Ryan Howard was 24 when he hit his first major-league home run, a two-run shot off Bartolome Fortunato of the Mets on Sept. 11, 2004. It was Howard's 10th at-bat as a late-season call-up at the end of his fourth year in the Phillies organization.
Looking back now across the long spread of his career, that moment seems inevitable. Howard became one of the great power hitters of his generation. Of course, he would make it. Of course, he would succeed. Of course, he would announce himself quickly against a struggling reliever who was fortunato never to face him again.
That isn't the way the major leagues work, however. Nothing is guaranteed at that level, and no success is preordained. Howard was big and strong and had potential, but he had to play four seasons of college ball at Missouri State before being taken by the Phillies in the fifth round of the 2001 amateur draft. There were 139 players selected ahead of him, but if the future were so easy to see, there probably wouldn't have been any.
The Phillies saw enough in Howard to like him but not as much as they liked Terry Jones apparently, a shortstop taken in the fourth round who never advanced past Class A and whose claim to fame was being second cousin to Rodney Peete. The year Jones made his final appearance in small type at the back of the Phillies media guide, Howard made his first on the cover.
The lesson is that faith is fleeting within a baseball organization and not always well-placed. But for a player to make the big leagues, confidence and belief in oneself are everything. Howard always believed. He always thought he could own the next pitch. He thought so during those four seasons in the dripping humidity of the Missouri Valley Conference and during his first short season of professional ball at low-A Batavia, when he hit just six home runs in 203 plate appearances. He kept believing the following season at Lakewood, where he hit 19 home runs in 570 plate appearances.
The organization was intrigued, no question, but little was assured. Class A is a long way from the big leagues. The pitching would get better at every step. The breaking balls would be thrown for strikes, or the tantalizing appearance of them. The water would get deeper, and it would be up to Howard to swim.
Well, he did fine, and eventually he wasn't the only one who fully believed any longer. Everyone knew what Ryan Howard could do. The arc rose like a great drive toward the bleachers, crested, and then, over the course of 13 major-league seasons, it gradually gave way to the pull of time and gravity. Now he finds himself back where he started. Only one person is truly convinced he can hit in the big leagues, and Howard sees him in the mirror every morning.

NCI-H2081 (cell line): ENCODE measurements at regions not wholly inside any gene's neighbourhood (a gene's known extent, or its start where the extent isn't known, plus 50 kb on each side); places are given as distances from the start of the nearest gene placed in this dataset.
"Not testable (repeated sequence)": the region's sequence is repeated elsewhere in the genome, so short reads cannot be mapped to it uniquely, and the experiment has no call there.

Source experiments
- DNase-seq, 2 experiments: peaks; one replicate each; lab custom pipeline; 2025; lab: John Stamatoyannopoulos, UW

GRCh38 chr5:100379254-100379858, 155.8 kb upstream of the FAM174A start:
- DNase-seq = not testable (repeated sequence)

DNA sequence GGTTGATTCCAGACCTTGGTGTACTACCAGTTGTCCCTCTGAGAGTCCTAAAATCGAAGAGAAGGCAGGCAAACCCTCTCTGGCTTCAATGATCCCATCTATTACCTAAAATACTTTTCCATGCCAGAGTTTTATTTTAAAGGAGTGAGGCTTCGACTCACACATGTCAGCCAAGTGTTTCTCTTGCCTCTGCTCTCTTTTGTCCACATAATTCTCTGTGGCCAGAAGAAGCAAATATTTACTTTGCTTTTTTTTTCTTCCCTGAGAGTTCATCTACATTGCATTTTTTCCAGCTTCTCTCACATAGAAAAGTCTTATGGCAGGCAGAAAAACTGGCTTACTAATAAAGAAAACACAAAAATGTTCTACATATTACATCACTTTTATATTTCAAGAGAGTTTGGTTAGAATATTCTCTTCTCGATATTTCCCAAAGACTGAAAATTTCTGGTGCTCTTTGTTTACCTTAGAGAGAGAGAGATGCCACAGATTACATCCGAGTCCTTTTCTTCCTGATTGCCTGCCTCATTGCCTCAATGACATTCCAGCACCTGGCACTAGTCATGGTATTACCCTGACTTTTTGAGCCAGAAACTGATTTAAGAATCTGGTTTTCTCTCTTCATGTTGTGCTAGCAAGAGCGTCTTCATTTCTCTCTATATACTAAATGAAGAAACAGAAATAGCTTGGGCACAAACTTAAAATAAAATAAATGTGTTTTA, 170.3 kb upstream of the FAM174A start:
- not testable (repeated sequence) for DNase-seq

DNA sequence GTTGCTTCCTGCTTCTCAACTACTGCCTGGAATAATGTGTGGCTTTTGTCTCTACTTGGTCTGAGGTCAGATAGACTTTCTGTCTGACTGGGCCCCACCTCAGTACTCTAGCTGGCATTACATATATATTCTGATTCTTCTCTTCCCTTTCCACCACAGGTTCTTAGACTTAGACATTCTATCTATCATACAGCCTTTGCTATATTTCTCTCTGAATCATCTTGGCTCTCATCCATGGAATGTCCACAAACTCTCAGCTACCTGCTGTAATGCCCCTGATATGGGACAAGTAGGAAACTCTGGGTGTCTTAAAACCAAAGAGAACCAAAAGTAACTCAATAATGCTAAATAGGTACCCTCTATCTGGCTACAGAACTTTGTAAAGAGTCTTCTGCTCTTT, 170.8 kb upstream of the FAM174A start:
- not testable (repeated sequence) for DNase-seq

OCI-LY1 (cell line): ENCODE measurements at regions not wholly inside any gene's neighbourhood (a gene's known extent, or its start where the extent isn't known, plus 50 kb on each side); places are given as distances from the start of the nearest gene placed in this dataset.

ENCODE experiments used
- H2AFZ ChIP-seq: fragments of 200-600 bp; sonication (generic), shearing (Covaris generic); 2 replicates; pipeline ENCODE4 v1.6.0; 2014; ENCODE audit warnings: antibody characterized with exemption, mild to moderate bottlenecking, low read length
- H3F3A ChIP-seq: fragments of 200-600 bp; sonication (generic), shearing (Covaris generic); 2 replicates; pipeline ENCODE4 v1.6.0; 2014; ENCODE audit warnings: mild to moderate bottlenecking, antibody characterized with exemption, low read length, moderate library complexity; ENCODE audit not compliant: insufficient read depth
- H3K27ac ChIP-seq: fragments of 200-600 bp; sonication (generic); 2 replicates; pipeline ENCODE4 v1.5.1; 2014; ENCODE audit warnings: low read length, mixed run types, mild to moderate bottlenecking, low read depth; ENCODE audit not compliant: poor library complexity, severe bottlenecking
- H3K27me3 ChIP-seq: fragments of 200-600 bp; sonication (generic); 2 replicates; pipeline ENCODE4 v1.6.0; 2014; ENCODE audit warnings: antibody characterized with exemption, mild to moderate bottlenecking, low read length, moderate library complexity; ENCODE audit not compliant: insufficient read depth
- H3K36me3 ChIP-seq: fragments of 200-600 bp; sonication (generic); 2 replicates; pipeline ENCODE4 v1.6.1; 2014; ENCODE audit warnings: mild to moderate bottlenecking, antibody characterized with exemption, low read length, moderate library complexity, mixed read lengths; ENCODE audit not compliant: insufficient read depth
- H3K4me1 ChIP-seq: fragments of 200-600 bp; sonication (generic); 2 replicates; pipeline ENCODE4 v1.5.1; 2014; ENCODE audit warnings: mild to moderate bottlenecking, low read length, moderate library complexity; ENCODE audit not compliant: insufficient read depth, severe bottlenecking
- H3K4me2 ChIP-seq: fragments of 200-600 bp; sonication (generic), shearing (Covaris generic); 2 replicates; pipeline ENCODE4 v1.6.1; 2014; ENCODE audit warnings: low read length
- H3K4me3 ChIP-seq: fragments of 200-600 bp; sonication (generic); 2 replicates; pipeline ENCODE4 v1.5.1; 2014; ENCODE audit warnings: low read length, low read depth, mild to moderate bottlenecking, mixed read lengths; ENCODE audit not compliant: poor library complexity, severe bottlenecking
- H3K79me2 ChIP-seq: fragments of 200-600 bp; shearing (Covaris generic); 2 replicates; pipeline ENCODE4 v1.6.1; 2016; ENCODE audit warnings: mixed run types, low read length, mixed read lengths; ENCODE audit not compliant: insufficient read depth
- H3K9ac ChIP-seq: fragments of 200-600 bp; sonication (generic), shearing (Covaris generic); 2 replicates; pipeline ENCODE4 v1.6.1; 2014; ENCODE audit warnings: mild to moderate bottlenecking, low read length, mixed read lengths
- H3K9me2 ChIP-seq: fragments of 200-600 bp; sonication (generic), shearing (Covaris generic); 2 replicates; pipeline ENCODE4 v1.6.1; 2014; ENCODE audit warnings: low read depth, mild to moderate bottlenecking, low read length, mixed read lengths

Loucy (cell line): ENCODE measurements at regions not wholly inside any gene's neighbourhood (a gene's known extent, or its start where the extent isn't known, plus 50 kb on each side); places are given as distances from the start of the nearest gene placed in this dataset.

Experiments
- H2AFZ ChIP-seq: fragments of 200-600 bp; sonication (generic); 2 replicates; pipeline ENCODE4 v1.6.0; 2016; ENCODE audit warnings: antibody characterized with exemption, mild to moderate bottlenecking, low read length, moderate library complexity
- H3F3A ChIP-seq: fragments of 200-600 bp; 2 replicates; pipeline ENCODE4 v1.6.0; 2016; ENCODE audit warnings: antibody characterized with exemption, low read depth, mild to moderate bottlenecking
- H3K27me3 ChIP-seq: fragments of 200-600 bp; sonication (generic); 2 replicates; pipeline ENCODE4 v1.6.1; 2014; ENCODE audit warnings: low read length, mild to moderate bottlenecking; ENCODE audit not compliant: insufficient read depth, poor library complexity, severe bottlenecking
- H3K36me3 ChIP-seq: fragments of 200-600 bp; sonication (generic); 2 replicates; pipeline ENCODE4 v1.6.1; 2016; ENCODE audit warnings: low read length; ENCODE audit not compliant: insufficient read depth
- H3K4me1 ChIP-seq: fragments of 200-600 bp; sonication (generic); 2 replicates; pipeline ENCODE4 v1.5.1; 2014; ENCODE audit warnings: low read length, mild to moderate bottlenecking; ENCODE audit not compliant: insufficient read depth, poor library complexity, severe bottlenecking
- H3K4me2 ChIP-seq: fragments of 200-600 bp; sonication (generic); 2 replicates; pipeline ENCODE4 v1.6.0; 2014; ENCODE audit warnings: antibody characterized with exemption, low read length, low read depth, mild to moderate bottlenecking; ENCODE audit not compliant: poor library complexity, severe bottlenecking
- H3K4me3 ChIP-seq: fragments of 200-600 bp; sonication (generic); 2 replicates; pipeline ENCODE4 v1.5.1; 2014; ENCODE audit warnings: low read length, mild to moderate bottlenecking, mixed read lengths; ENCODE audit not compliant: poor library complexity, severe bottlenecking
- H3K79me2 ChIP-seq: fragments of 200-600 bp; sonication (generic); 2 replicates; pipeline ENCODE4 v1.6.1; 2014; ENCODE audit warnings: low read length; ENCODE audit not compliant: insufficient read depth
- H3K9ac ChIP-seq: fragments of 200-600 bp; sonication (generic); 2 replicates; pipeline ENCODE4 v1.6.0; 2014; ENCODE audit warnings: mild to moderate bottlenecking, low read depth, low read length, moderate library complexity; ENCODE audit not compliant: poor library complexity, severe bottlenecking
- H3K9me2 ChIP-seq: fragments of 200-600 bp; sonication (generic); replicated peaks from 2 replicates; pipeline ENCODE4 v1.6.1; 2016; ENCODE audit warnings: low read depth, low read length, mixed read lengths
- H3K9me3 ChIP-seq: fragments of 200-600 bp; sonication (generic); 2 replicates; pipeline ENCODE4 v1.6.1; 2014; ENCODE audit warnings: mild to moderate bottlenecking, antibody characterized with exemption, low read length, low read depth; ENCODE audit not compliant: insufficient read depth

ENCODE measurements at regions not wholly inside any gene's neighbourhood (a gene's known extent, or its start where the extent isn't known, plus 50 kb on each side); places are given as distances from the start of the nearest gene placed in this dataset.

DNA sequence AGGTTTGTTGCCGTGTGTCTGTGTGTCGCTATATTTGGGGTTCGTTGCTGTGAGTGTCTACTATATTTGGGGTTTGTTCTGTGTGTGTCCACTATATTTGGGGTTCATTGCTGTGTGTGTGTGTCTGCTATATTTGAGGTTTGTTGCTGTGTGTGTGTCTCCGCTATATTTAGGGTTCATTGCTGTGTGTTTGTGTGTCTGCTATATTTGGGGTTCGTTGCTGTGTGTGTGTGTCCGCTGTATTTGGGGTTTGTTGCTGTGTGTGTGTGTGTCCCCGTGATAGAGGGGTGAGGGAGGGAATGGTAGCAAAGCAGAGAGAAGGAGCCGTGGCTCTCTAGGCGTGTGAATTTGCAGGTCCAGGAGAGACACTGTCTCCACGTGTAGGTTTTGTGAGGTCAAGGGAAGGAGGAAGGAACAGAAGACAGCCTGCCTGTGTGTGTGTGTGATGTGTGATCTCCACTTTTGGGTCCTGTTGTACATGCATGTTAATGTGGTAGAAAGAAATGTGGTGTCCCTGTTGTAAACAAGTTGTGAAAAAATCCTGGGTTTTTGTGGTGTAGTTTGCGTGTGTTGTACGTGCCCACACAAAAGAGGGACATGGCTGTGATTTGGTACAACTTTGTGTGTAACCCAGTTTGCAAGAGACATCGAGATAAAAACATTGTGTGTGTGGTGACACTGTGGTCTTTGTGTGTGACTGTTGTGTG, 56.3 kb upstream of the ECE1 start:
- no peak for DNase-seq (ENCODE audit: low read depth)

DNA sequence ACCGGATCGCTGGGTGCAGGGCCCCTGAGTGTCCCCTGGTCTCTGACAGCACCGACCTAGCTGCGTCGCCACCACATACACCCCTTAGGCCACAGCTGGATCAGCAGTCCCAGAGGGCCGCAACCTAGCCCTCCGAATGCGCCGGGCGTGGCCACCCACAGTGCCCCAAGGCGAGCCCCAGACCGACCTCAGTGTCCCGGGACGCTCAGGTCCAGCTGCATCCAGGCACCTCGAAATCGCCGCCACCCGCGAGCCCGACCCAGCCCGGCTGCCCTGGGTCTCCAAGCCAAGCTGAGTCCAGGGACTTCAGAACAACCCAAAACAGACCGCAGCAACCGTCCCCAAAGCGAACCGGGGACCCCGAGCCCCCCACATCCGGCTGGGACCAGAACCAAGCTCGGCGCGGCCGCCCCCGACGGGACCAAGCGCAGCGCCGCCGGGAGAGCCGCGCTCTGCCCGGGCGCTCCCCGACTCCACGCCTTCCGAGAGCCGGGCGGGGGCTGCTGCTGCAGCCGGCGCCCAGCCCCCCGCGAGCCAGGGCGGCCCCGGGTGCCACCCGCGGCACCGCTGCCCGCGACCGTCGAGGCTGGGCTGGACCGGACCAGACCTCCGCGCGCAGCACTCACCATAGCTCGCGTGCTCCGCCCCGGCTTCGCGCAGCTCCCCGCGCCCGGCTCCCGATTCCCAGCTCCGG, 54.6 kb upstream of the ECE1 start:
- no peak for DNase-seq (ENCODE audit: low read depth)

Nothing has changed in his mind, except the 21-year-old draft pick is now 37. He scuffled to find a team willing to offer a minor-league contract this season, landed with Atlanta's triple A affiliate, and got a chance to hit his way back to the major leagues. The Braves took a look, with one eye on Howard and the other on a May stretch in which they would play seven games in American League parks with a designated hitter. That stretch began Tuesday night in Houston, one day after Atlanta ended the experiment by releasing Howard. He was hitting .184 with one home run in 11 games.
The easy reaction is to wonder why Howard didn't know the end has arrived, why $190 million isn't enough to peaceably enter a stage of life where sliders on the outside corner will no longer bedevil him. How many times does a man have to turn from the plate and take that lonely walk back to the dugout before it all becomes clear?
The answer is that it is Howard's business and no one else's. He is not tarnishing his career. He is respecting it. If some other organization gives him another chance, he will take it. The result will probably be the same, but he has been a ballplayer all his life, and he will continue to think like one even when no one will give him a uniform. There is a steeliness of purpose there that can't be shut down on command.
Howard's last major-league home run, a bookend of the first, was also a two-run homer against the Mets. He hit it on Oct. 1 against Bartolo Colon, the last of 382 for his career. At least we assume it was the last. It's easy to mark a player's first one, but no one knows right away which is the last. As Howard trotted around the bases seven months ago, he didn't think it was that one. He still doesn't.
If you liked Ryan Howard because he believed in himself enough to get to the major leagues in the first place, when the list of believers was not very long, then you are honor-bound by the love of the game to like him now because he somehow believes he can get there again.